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Eating eggs is not bad for us

Portfolio politics

Louise Newson

Tuesday, 26 May 2015

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boiled eggs_shutterstock_274161200.jpgAmerica’s top nutrition advisory panel has decided to drop its caution about eating cholesterol-laden food. They have decided that cholesterol in the diet need no longer be considered a “nutrient of concern”. This move is likely to undo almost 40 years of government warnings about the consumption of cholesterol-rich foods, such as eggs.

A review by the American Heart Association and the American College of Cardiology in 2013 found “no appreciable relationship between consumption of dietary cholesterol and serum cholesterol”.

Many experts now believe that eating foods high in cholesterol does not significantly affect the blood cholesterol or even increase the risk of cardiovascular disease. Although statins reduce the risk of cardiovascular disease, raised cholesterol may not actually be a direct cause of cardiovascular disease.

Many earlier studies that linked the ingestion of cholesterol and saturated animal fats to cardiovascular disease were actually flawed.

Interestingly, those people who reduce their intake of foods high in cholesterol actually increase their intake of carbohydrates and sugar. This is likely to be contributing to the rapidly increasing rates of obesity and diabetes we are experiencing in the UK.

I am a huge advocate of reducing sugar and processed foods from our diets. I have always thought that drinking and eating foods such as full fat milk and butter are not the cause of the obesity epidemic. This announcement has made me more determined to enjoy my eggs and feel no guilt when I eat cheese and cream!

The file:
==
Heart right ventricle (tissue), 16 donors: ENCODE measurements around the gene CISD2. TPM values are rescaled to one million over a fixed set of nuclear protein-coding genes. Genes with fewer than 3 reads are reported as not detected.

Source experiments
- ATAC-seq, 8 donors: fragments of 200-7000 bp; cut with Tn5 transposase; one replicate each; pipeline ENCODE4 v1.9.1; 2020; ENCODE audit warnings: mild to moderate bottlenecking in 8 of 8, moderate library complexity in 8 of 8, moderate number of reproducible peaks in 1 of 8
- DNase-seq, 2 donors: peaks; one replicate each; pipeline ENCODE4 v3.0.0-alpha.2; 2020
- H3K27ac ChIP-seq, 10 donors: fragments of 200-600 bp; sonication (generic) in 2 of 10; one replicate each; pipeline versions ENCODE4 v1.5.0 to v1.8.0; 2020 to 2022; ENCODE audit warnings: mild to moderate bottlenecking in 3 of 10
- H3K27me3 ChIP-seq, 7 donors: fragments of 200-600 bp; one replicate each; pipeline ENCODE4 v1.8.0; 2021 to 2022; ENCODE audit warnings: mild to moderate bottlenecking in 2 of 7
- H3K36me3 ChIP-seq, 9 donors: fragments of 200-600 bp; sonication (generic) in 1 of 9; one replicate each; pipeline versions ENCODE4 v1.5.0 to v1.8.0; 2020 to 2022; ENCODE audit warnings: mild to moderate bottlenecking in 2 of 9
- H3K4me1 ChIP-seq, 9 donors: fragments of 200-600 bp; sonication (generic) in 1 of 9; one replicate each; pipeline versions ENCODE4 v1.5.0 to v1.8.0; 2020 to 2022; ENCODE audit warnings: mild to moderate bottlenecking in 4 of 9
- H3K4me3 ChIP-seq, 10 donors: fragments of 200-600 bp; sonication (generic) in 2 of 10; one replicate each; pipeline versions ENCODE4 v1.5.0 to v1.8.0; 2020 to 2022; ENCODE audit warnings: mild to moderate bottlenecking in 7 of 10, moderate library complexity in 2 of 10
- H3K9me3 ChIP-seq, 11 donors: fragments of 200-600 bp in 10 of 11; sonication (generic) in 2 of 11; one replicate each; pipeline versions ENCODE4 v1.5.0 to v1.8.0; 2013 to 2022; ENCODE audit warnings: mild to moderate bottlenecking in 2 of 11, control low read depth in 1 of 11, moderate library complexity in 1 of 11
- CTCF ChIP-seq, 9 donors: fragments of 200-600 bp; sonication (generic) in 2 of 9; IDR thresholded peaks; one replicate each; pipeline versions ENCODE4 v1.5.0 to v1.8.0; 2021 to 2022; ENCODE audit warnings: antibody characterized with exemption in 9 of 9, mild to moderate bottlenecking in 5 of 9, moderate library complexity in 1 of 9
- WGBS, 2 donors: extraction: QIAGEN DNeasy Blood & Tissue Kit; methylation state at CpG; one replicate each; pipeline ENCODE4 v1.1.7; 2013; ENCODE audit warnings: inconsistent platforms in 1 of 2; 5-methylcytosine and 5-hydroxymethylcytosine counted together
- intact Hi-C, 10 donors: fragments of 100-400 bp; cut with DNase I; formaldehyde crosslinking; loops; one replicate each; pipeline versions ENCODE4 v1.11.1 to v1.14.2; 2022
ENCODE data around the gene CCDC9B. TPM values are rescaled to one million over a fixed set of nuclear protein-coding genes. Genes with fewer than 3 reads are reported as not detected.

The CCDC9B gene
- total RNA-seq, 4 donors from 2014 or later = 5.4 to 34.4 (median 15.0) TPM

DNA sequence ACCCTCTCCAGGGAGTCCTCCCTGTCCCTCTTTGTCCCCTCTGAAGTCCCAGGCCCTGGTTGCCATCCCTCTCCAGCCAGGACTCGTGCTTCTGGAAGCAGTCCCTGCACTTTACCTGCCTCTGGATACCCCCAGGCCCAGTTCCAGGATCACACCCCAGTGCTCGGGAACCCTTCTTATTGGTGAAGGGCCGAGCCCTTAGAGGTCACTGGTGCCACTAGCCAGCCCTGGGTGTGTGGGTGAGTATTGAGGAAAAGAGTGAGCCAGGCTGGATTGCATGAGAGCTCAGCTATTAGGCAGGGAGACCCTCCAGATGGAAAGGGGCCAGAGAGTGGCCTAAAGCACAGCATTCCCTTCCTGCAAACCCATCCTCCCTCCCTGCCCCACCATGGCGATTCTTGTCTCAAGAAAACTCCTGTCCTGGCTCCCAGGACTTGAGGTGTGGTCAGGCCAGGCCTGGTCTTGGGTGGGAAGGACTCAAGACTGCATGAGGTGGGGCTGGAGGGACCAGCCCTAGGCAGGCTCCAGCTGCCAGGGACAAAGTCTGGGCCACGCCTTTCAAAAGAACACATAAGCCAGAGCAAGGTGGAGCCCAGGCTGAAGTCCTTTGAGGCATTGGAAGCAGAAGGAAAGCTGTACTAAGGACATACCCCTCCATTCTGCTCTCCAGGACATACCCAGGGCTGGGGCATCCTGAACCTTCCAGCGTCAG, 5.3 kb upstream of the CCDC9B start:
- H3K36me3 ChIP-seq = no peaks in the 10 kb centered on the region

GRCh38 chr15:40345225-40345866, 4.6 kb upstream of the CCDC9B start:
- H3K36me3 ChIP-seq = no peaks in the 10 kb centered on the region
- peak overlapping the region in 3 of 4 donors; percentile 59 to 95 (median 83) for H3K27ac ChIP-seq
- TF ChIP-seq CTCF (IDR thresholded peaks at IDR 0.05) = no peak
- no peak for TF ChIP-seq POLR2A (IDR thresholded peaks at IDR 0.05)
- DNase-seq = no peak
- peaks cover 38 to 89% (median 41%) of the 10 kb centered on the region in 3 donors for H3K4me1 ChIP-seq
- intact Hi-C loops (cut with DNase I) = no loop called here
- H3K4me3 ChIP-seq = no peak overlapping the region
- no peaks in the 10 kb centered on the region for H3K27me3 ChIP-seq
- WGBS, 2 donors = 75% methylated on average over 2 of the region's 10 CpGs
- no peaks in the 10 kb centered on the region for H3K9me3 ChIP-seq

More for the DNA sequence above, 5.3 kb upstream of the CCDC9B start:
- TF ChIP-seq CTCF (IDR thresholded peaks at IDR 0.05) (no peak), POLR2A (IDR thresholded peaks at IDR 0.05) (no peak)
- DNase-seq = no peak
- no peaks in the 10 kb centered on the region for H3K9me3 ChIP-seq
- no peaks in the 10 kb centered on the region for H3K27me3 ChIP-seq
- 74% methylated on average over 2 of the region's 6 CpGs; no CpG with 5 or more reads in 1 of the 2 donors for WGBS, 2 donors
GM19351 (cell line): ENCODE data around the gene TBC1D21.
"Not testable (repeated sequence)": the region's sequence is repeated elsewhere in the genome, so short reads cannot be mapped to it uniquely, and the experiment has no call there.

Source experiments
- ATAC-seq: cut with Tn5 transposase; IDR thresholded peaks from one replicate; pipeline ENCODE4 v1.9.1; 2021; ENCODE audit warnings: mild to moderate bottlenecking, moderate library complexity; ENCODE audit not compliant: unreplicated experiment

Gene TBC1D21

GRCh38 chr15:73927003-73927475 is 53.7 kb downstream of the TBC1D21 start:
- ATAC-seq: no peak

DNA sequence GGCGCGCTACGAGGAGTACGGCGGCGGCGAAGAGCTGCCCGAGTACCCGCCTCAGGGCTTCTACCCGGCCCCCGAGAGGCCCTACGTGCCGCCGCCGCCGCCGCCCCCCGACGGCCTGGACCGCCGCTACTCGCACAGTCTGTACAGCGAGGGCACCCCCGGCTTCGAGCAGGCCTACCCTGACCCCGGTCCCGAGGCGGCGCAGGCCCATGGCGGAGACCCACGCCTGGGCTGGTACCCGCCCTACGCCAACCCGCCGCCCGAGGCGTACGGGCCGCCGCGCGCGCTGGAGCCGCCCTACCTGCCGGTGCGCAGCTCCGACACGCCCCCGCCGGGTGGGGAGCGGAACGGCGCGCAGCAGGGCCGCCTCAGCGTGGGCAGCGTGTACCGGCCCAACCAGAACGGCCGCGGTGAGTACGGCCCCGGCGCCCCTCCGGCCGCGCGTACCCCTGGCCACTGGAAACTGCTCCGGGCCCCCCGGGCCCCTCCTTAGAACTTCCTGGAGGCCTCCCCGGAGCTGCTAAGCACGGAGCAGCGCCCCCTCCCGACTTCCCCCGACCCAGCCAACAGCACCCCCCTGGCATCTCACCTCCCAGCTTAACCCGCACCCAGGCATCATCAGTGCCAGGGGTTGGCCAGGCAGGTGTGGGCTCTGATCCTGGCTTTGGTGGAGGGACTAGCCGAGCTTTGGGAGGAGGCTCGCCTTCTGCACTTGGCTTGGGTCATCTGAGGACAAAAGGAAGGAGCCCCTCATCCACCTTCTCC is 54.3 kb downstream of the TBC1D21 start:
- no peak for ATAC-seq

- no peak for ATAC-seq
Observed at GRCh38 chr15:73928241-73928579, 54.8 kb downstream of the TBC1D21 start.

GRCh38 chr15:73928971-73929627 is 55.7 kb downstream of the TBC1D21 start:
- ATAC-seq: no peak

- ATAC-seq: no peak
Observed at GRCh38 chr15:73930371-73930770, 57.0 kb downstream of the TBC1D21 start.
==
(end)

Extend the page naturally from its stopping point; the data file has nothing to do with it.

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Louise Newson

Louise is a part-time GP in Solihull, as well as a writer for numerous medical publications, including She is an Editor and Reviewer for e-learning courses for the RCGP. She is an Editor for Geriatric Medicine journal and the British Journal of Family Medicine. Louise has contributed to various healthcare articles in many different newspapers and magazines and is the spokesperson for The Information Standard. She has also done television and radio work. Louise is a medical consultant for Maverick TV and has participated regularly in ‘Embarrassing Bodies Live from the Clinic’. Louise has three young children and is married to a consultant urological surgeon. Although her spare time is limited she enjoys practising ashtanga yoga regularly and loves road cycling – she has raised over £2K for a local charity, Molly Olly Wishes by competing in a 120km cycle ride!

Do you think rebalancing the amount of time spent on GP-based teaching will address the recruitment issues in general practice? (See OnMedica News 26/05)

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